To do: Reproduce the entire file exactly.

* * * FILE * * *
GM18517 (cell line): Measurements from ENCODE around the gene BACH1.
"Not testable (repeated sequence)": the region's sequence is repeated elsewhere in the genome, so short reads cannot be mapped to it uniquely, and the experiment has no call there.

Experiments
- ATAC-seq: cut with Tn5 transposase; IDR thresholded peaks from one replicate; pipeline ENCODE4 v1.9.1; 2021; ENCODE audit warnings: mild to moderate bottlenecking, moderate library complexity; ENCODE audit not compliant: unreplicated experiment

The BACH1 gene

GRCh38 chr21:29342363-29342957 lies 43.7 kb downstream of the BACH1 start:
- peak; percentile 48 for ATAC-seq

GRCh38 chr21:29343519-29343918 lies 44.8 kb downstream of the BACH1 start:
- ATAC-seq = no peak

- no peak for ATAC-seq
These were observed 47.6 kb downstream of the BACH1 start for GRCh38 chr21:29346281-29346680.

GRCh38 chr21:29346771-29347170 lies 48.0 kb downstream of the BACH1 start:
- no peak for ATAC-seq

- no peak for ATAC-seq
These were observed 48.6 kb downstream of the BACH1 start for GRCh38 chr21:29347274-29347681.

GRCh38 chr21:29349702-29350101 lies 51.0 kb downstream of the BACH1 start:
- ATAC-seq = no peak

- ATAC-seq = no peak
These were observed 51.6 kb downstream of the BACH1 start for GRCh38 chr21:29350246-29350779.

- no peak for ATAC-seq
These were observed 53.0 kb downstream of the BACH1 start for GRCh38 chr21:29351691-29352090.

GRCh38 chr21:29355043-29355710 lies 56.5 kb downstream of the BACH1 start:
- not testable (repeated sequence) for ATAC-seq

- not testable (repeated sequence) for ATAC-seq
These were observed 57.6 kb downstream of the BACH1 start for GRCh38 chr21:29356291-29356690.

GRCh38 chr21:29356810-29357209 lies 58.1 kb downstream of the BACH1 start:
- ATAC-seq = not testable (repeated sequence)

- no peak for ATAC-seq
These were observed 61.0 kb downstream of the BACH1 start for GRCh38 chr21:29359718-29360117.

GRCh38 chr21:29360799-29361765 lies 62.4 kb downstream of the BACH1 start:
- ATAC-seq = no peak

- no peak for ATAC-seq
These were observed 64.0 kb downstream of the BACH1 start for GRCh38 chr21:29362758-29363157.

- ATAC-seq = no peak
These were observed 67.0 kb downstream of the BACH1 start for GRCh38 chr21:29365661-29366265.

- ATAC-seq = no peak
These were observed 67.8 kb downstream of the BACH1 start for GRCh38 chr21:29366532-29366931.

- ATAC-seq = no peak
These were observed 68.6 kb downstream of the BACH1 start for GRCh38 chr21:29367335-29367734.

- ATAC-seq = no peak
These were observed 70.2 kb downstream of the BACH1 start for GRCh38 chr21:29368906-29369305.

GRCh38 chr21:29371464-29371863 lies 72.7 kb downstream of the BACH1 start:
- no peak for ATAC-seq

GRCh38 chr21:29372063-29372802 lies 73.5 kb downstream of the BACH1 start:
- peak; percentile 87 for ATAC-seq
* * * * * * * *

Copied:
GM18517 (cell line): Measurements from ENCODE around the gene BACH1.
"Not testable (repeated sequence)": the region's sequence is repeated elsewhere in the genome, so short reads cannot be mapped to it uniquely, and the experiment has no call there.

Experiments
- ATAC-seq: cut with Tn5 transposase; IDR thresholded peaks from one replicate; pipeline ENCODE4 v1.9.1; 2021; ENCODE audit warnings: mild to moderate bottlenecking, moderate library complexity; ENCODE audit not compliant: unreplicated experiment

The BACH1 gene

GRCh38 chr21:29342363-29342957 lies 43.7 kb downstream of the BACH1 start:
- peak; percentile 48 for ATAC-seq

GRCh38 chr21:29343519-29343918 lies 44.8 kb downstream of the BACH1 start:
- ATAC-seq = no peak

- no peak for ATAC-seq
These were observed 47.6 kb downstream of the BACH1 start for GRCh38 chr21:29346281-29346680.

GRCh38 chr21:29346771-29347170 lies 48.0 kb downstream of the BACH1 start:
- no peak for ATAC-seq

- no peak for ATAC-seq
These were observed 48.6 kb downstream of the BACH1 start for GRCh38 chr21:29347274-29347681.

GRCh38 chr21:29349702-29350101 lies 51.0 kb downstream of the BACH1 start:
- ATAC-seq = no peak

- ATAC-seq = no peak
These were observed 51.6 kb downstream of the BACH1 start for GRCh38 chr21:29350246-29350779.

- no peak for ATAC-seq
These were observed 53.0 kb downstream of the BACH1 start for GRCh38 chr21:29351691-29352090.

GRCh38 chr21:29355043-29355710 lies 56.5 kb downstream of the BACH1 start:
- not testable (repeated sequence) for ATAC-seq

- not testable (repeated sequence) for ATAC-seq
These were observed 57.6 kb downstream of the BACH1 start for GRCh38 chr21:29356291-29356690.

GRCh38 chr21:29356810-29357209 lies 58.1 kb downstream of the BACH1 start:
- ATAC-seq = not testable (repeated sequence)

- no peak for ATAC-seq
These were observed 61.0 kb downstream of the BACH1 start for GRCh38 chr21:29359718-29360117.

GRCh38 chr21:29360799-29361765 lies 62.4 kb downstream of the BACH1 start:
- ATAC-seq = no peak

- no peak for ATAC-seq
These were observed 64.0 kb downstream of the BACH1 start for GRCh38 chr21:29362758-29363157.

- ATAC-seq = no peak
These were observed 67.0 kb downstream of the BACH1 start for GRCh38 chr21:29365661-29366265.

- ATAC-seq = no peak
These were observed 67.8 kb downstream of the BACH1 start for GRCh38 chr21:29366532-29366931.

- ATAC-seq = no peak
These were observed 68.6 kb downstream of the BACH1 start for GRCh38 chr21:29367335-29367734.

- ATAC-seq = no peak
These were observed 70.2 kb downstream of the BACH1 start for GRCh38 chr21:29368906-29369305.

GRCh38 chr21:29371464-29371863 lies 72.7 kb downstream of the BACH1 start:
- no peak for ATAC-seq

GRCh38 chr21:29372063-29372802 lies 73.5 kb downstream of the BACH1 start:
- peak; percentile 87 for ATAC-seq